One thing the GIF does well is “the money shot,” or “the payoff,” or the “Did you see that?” moment:

There is an appealing economy to these GIFs. They get to the point instantaneously, and at the exact moment when one feels the impulse to rewind and watch the climax again, the loop restarts right where it should. In the two minutes it might take me to load a viral video and watch it in full, I can watch the money shots of 15 different viral videos. Yes, we’re talking about decadent levels of impatience, inanity, and time-wasting here, but GIFs allow us to waste less time online—or, rather, to waste it more efficiently.

Weiner also writes that GIFs are great at “reliving and exulting in shared experiences, where zero setup is needed because a familiarity with context is assumed on the part of viewers.” 

Tufte pointed to this batch of amazing baseball pitches as a perfect use of the medium. (A baseball pitch also contains the two elements above that Weiner wrote about: “the money shot” and a “familiarity with context.”) It got me thinking about ways in which we could use animated GIFs as not just time-wasters, but as explanations or illuminations… (UPDATE: @adamgoucher sent me this fantastic post of animated GIFs showing the physics of World Series baseball swings.)

I was also reminded of this batch of James Brown dance moves where the .gif-maker sampled pieces of a youtube video, added annotations (“funky chicken,” and “The Boogaloo”), and put them into a photoset, providing a fabulous entertainment, yes, but also suddenly giving us a “Small multiples” information display that Tufte is so fond of:

“Small multiples resemble the frames of a movie: a series of graphics, showing the same combination of variables, indexed by changes in another variable.” (pg. 170, The Visual Display of Qualitative Information)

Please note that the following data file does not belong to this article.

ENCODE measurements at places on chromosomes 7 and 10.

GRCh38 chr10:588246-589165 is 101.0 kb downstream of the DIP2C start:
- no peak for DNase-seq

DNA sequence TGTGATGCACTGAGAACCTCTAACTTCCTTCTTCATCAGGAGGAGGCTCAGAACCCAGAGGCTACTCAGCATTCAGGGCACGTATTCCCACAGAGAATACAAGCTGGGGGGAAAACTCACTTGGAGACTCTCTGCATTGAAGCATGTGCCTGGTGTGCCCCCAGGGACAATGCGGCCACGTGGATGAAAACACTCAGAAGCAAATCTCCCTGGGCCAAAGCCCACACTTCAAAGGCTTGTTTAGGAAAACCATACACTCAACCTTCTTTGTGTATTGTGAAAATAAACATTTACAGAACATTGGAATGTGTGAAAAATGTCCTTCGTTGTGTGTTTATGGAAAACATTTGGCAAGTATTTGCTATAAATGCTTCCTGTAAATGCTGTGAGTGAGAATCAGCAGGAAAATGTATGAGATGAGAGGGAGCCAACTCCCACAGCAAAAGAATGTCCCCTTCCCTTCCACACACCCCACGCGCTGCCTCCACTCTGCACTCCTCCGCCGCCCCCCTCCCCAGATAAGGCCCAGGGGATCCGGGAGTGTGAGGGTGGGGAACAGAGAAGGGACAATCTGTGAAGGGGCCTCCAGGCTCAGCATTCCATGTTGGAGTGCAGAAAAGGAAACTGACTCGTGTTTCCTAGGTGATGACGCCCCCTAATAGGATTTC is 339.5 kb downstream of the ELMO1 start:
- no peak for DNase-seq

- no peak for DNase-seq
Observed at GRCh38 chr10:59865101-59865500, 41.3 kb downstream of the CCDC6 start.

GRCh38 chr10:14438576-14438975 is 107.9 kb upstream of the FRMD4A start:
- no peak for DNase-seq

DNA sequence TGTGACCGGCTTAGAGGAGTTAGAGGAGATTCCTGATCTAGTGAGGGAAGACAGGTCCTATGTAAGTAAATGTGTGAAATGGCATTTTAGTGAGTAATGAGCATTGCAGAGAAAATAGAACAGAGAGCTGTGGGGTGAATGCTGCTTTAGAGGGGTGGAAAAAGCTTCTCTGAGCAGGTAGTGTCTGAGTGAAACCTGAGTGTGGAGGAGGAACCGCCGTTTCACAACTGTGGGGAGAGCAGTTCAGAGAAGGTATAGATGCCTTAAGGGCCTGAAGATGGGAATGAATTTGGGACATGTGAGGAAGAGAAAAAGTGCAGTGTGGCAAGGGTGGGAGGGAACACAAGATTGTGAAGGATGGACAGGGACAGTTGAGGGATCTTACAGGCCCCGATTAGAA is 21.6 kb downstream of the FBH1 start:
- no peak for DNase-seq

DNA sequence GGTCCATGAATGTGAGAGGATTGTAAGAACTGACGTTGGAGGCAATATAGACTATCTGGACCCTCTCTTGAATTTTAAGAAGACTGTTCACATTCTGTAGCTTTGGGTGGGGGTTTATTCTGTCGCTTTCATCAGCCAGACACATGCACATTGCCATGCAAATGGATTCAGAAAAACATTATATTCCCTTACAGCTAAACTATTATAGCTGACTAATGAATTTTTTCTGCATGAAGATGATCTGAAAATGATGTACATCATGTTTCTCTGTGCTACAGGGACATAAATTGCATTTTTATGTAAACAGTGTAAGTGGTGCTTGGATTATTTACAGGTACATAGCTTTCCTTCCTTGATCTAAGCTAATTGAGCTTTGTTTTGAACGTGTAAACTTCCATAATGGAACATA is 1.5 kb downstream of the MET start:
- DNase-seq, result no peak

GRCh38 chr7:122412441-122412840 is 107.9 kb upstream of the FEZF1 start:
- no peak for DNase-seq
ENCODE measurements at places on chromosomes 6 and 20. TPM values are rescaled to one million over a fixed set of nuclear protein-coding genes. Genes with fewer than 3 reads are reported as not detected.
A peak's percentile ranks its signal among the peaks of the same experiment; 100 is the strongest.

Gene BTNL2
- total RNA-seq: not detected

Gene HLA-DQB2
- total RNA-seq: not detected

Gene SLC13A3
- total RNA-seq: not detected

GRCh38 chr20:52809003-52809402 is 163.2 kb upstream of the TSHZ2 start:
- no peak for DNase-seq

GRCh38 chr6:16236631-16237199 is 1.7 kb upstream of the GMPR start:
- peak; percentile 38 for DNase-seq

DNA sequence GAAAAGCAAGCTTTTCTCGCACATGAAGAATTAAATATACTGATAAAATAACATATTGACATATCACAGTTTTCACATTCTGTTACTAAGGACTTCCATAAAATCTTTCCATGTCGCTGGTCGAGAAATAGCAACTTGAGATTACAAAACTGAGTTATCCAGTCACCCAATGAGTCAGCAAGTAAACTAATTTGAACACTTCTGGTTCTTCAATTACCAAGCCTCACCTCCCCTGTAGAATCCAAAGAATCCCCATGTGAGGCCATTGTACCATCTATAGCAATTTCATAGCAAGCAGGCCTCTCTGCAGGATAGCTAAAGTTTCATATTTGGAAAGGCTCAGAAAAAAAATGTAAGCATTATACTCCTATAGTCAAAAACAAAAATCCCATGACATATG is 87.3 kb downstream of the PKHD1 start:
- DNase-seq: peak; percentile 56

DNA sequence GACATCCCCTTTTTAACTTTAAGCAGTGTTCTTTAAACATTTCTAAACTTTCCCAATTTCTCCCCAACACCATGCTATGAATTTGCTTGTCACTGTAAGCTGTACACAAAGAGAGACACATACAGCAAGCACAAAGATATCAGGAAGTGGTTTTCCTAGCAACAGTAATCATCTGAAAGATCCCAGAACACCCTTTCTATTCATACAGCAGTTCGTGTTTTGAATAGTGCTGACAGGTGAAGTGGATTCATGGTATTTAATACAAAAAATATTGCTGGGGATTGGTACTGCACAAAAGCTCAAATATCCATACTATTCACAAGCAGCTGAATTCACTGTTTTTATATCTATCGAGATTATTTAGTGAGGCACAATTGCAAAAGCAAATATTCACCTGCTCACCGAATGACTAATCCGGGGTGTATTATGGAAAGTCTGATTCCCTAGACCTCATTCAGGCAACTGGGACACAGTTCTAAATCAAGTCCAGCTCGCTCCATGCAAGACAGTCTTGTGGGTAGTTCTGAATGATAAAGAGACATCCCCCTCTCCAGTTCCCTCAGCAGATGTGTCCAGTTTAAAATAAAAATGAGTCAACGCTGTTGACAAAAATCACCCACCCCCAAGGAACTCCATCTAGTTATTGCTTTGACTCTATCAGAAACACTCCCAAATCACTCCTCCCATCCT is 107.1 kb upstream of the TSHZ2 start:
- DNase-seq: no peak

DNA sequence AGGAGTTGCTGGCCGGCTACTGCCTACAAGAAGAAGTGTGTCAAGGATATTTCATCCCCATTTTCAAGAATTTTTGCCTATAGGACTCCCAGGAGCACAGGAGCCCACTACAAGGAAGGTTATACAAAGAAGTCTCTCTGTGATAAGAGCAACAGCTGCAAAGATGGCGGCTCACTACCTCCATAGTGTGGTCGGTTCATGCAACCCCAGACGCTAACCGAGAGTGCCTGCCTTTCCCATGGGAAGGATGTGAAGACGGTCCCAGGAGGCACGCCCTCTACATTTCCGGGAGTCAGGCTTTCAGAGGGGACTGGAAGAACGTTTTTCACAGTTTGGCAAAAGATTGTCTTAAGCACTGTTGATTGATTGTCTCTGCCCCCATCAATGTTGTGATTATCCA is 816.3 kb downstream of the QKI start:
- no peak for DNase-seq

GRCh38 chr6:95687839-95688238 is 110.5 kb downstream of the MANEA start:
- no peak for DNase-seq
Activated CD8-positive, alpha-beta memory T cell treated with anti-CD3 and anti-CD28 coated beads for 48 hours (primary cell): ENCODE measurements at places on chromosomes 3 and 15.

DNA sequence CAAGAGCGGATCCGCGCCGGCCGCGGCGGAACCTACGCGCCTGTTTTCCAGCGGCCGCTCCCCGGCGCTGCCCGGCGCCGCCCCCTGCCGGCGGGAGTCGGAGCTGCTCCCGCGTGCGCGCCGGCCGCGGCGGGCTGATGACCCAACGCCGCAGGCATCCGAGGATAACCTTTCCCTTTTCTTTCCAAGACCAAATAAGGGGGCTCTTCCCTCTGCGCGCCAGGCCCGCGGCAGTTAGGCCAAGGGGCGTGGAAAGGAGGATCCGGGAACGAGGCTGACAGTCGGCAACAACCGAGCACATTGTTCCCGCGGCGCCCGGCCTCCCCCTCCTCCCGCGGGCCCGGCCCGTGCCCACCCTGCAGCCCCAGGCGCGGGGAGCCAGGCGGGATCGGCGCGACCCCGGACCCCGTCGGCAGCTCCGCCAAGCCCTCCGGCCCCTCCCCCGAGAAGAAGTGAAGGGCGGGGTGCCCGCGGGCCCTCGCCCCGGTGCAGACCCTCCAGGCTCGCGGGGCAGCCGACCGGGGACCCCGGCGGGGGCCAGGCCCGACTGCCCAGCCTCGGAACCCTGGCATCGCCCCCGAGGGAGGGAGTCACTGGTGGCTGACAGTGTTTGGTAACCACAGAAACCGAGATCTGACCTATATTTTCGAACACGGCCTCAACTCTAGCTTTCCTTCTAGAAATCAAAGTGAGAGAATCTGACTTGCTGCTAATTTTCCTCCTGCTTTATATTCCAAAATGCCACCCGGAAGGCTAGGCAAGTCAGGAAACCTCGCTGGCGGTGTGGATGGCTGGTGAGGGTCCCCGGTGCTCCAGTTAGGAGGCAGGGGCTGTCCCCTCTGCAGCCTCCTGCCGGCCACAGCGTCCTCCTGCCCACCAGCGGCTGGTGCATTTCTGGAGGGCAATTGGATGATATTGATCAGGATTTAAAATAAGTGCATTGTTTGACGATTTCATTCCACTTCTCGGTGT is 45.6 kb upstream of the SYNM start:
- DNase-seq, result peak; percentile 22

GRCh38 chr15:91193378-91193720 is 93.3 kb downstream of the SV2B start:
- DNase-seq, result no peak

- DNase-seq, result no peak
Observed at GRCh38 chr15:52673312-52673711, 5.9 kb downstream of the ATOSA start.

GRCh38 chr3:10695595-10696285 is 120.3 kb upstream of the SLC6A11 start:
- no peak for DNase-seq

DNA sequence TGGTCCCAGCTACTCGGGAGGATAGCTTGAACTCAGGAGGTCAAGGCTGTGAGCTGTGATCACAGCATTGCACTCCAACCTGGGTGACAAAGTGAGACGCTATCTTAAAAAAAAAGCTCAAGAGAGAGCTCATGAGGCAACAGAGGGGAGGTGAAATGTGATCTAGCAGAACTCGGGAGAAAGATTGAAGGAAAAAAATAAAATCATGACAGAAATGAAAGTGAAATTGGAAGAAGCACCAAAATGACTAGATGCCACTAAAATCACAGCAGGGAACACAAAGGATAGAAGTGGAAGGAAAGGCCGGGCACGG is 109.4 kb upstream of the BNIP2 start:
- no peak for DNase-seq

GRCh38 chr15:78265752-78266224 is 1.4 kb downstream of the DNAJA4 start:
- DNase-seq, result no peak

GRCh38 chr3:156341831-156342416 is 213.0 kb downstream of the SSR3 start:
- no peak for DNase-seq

Tufte has said over and over: “To make comparisons, it’s better to have information adjacent in space than stacked in time.” You can stretch this a bit and fit it to the internet, and certainly the Tumblr dashboard. (Witness this animated GIF of a Clayton Cubitt video getting almost 3x as many likes as the original.) Seems like for maximum effect, it’s often better to have information in space period.

UPDATE: my friend @bonitasarita sent me this PBS Off Book video: Animated GIFs: The Birth of a Medium:

GIFs are one of the oldest image formats used on the web. Throughout their history, they have served a huge variety of purposes, from functional to entertainment. Now, 25 years after the first GIF was created, they are experiencing an explosion of interest and innovation that is pushing them into the terrain of art. In this episode of Off Book, we chart their history, explore the hotbed of GIF creativity on Tumblr, and talk to two teams of GIF artists who are evolving the form into powerful new visual experiences.


T F m
July 29, 2013

hyperallergic:

Glasgow School of Art Threatens to Expel Street Artist

A wheatpaste from Peter Drew’s Hamlet series in Glasgow (image via the artist)

The Australian…

View Post


T F m
July 29, 2013

Right now, you might wear a Nike Fuelband, a FitBit Flex, a Withings Pulse, or a Jawbone Up. But as neat as these activity trackers may be, their view is inherently limited. It’s from your wrist or waistband. To delve deeper into our own analytics, we’ll need to electrify our clothing. The Sensoria Smart Sock, by Heapsylon, is a wearable electronic that should feel extremely familiar: Because at its heart, the system is a pretty normal-looking sock that you might not even realize was laced with soft textile sensors. These sensors can track precise foot falls in real time, allowing runners to analyze their technique with incredible fidelity. And when the run is over, the socks work like any other garment–just toss them into the washing machine to launder them. (via 1 | Beyond Nike : This Smart Sock Tracks Workouts, And It’s Washable | Co.Design: business innovation design)


T F m
July 29, 2013